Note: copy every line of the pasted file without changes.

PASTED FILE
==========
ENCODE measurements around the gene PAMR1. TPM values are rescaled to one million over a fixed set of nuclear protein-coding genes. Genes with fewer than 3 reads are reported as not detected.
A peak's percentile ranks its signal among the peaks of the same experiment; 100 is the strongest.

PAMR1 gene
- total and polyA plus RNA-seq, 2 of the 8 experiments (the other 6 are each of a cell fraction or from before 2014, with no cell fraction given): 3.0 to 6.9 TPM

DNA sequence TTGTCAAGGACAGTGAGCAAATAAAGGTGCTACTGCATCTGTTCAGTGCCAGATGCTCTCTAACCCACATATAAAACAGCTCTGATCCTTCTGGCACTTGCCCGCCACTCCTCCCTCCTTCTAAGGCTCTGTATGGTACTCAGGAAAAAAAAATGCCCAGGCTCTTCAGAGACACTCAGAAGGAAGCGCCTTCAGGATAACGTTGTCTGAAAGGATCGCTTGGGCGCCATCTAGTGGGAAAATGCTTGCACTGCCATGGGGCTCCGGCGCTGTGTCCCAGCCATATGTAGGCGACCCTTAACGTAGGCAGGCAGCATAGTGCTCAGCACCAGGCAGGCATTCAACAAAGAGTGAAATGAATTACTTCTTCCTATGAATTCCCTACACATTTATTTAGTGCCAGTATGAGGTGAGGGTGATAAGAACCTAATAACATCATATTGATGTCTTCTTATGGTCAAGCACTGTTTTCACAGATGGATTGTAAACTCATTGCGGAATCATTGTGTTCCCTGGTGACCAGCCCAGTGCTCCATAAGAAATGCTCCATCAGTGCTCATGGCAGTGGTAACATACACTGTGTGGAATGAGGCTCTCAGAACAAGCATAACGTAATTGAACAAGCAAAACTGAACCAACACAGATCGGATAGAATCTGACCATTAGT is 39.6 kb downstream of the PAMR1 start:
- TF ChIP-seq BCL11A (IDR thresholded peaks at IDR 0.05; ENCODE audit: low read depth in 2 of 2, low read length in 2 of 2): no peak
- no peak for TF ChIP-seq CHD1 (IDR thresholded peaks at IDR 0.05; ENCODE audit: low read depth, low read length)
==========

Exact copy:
ENCODE measurements around the gene PAMR1. TPM values are rescaled to one million over a fixed set of nuclear protein-coding genes. Genes with fewer than 3 reads are reported as not detected.
A peak's percentile ranks its signal among the peaks of the same experiment; 100 is the strongest.

PAMR1 gene
- total and polyA plus RNA-seq, 2 of the 8 experiments (the other 6 are each of a cell fraction or from before 2014, with no cell fraction given): 3.0 to 6.9 TPM

DNA sequence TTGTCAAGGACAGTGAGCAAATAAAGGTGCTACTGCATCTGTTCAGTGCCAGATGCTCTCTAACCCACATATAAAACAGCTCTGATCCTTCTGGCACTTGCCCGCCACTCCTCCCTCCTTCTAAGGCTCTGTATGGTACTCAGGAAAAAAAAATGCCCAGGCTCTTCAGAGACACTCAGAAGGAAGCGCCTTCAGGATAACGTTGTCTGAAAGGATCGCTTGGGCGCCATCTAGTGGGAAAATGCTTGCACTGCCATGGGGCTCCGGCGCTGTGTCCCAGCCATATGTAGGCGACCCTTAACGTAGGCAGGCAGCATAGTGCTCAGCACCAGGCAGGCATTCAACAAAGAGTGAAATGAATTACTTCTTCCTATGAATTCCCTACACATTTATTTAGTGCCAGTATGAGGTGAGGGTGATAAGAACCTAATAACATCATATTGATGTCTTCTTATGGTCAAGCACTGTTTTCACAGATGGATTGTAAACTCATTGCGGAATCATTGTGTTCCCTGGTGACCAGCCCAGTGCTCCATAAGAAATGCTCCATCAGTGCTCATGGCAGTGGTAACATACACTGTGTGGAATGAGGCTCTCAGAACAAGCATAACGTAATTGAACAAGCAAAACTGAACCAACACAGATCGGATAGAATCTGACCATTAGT is 39.6 kb downstream of the PAMR1 start:
- TF ChIP-seq BCL11A (IDR thresholded peaks at IDR 0.05; ENCODE audit: low read depth in 2 of 2, low read length in 2 of 2): no peak
- no peak for TF ChIP-seq CHD1 (IDR thresholded peaks at IDR 0.05; ENCODE audit: low read depth, low read length)